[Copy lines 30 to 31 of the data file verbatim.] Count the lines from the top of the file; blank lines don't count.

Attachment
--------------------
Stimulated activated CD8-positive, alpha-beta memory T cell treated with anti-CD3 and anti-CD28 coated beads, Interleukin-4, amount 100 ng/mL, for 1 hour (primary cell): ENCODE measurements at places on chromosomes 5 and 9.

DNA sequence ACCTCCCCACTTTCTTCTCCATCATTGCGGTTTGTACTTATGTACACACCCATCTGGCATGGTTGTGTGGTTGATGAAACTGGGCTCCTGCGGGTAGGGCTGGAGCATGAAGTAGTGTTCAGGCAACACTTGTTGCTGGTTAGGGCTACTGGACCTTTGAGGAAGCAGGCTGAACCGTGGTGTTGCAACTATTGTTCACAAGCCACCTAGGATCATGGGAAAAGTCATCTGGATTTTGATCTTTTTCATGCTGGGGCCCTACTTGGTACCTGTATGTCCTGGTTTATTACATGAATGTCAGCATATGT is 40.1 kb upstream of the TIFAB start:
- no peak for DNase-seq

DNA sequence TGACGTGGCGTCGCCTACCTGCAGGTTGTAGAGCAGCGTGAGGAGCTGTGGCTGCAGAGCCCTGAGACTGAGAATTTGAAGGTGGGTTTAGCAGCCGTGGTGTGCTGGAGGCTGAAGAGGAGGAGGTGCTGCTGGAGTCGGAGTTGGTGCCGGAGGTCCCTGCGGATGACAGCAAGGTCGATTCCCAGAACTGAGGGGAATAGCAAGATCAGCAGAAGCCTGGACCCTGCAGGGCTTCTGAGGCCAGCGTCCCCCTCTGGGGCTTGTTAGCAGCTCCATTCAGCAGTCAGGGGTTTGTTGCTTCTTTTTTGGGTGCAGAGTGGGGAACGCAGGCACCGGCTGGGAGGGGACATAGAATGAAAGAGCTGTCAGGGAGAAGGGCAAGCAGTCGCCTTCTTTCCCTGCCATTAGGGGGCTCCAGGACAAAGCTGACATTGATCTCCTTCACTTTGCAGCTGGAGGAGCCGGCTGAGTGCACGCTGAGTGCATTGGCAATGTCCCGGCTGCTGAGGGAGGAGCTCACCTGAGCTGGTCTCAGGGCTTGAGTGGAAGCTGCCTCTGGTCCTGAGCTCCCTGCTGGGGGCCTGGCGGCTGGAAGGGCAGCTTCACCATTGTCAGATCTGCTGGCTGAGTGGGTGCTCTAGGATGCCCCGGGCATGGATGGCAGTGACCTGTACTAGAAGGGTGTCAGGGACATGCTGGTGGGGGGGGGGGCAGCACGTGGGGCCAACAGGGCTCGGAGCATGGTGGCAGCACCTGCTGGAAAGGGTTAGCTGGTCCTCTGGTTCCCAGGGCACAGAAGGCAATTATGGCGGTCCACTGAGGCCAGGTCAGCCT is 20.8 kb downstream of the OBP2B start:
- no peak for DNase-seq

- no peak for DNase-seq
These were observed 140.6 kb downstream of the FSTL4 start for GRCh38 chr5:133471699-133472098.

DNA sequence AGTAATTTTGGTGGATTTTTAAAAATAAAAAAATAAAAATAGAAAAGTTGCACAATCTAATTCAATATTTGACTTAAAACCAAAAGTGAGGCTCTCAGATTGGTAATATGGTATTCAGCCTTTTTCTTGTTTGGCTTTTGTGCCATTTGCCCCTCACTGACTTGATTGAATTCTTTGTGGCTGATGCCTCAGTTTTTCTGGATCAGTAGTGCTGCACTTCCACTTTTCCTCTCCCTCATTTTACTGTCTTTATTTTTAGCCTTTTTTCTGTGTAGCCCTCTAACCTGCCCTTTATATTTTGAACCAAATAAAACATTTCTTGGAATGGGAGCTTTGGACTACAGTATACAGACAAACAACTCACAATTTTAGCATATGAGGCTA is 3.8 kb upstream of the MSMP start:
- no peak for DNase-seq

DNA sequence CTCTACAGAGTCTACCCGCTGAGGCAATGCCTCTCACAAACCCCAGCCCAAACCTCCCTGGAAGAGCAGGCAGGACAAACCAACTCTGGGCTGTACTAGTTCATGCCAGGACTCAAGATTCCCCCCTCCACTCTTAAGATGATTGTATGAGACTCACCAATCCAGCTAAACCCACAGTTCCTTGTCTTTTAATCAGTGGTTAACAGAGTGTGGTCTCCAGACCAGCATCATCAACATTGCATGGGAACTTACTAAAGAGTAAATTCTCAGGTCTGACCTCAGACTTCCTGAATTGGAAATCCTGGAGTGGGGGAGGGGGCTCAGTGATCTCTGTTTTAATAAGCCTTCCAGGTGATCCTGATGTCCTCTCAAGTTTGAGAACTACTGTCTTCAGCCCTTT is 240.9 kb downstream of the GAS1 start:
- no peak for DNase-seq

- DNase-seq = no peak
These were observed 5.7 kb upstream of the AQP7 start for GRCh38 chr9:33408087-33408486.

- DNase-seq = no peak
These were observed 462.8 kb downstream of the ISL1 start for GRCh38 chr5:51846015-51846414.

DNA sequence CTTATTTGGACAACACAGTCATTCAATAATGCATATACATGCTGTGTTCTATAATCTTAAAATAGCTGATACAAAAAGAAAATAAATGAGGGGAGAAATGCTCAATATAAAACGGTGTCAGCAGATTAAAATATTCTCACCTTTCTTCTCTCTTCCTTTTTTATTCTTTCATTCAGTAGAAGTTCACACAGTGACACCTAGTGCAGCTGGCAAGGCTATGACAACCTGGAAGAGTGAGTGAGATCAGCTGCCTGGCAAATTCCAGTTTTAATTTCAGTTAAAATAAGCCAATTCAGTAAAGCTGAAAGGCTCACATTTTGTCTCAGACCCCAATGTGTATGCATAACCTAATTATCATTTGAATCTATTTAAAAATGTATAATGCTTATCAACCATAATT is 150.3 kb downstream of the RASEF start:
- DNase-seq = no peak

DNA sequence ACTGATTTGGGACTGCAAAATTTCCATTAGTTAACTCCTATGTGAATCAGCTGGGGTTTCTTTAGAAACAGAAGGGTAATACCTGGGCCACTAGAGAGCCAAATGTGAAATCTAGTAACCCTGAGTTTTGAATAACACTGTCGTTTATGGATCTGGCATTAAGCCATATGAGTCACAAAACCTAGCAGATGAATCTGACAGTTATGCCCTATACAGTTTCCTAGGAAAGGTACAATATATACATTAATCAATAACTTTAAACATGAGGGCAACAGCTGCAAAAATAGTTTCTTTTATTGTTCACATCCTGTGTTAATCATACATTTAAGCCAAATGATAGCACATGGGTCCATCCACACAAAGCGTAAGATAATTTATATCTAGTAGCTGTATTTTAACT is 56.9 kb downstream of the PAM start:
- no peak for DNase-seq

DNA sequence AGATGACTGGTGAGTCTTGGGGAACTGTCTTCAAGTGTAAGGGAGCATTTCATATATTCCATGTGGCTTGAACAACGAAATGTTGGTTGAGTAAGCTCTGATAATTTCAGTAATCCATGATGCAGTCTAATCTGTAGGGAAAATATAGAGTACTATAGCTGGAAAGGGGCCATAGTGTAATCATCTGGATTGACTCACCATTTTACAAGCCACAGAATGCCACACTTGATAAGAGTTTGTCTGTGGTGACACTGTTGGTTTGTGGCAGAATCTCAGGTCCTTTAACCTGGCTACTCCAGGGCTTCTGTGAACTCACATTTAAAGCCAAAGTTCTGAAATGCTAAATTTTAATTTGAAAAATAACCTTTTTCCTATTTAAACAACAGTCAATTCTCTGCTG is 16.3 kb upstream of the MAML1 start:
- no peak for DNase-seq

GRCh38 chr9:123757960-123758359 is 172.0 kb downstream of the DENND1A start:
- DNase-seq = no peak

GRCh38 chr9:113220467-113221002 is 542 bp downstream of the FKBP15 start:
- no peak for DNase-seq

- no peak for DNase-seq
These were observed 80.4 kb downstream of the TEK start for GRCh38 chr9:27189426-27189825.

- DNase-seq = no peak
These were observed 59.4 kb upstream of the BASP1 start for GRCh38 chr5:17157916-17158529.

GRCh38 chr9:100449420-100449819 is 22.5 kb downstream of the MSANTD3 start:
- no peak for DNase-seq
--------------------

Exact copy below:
GRCh38 chr9:100449420-100449819 is 22.5 kb downstream of the MSANTD3 start:
- no peak for DNase-seq